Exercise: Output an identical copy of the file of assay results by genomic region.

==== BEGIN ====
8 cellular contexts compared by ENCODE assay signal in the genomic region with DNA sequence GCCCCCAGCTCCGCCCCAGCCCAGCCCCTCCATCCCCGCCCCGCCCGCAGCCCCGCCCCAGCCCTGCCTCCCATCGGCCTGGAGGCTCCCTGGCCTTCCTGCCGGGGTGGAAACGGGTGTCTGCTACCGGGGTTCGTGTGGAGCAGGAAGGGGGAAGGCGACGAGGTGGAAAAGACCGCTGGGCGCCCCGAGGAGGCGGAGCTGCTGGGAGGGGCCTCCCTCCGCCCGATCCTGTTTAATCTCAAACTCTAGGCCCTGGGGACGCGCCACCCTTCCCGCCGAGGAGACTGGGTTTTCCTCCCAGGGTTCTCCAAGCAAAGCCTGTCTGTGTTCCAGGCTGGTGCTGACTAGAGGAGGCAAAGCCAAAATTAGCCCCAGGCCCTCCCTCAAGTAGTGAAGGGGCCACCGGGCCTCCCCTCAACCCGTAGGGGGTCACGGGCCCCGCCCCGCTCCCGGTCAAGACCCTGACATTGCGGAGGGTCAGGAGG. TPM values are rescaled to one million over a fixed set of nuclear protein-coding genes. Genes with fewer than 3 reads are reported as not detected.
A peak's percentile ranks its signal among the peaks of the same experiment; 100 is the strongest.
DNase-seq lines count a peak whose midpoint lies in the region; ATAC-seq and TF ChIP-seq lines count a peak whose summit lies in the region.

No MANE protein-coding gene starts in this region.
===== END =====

8 cellular contexts compared by ENCODE assay signal in the genomic region with DNA sequence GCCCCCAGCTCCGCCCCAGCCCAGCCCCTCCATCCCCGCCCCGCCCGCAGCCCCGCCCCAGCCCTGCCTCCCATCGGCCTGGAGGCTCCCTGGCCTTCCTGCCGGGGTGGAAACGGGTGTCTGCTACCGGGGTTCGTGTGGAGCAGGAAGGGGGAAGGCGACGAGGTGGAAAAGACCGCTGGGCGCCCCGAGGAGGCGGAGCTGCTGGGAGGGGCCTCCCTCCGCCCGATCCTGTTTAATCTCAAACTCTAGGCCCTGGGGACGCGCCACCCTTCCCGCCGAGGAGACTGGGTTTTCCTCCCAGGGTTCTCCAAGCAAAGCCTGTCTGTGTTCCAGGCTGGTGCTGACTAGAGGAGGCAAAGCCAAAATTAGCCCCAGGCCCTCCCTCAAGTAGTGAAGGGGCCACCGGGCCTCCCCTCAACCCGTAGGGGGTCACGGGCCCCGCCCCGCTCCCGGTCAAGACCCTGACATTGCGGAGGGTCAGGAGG. TPM values are rescaled to one million over a fixed set of nuclear protein-coding genes. Genes with fewer than 3 reads are reported as not detected.
A peak's percentile ranks its signal among the peaks of the same experiment; 100 is the strongest.
DNase-seq lines count a peak whose midpoint lies in the region; ATAC-seq and TF ChIP-seq lines count a peak whose summit lies in the region.

No MANE protein-coding gene starts in this region.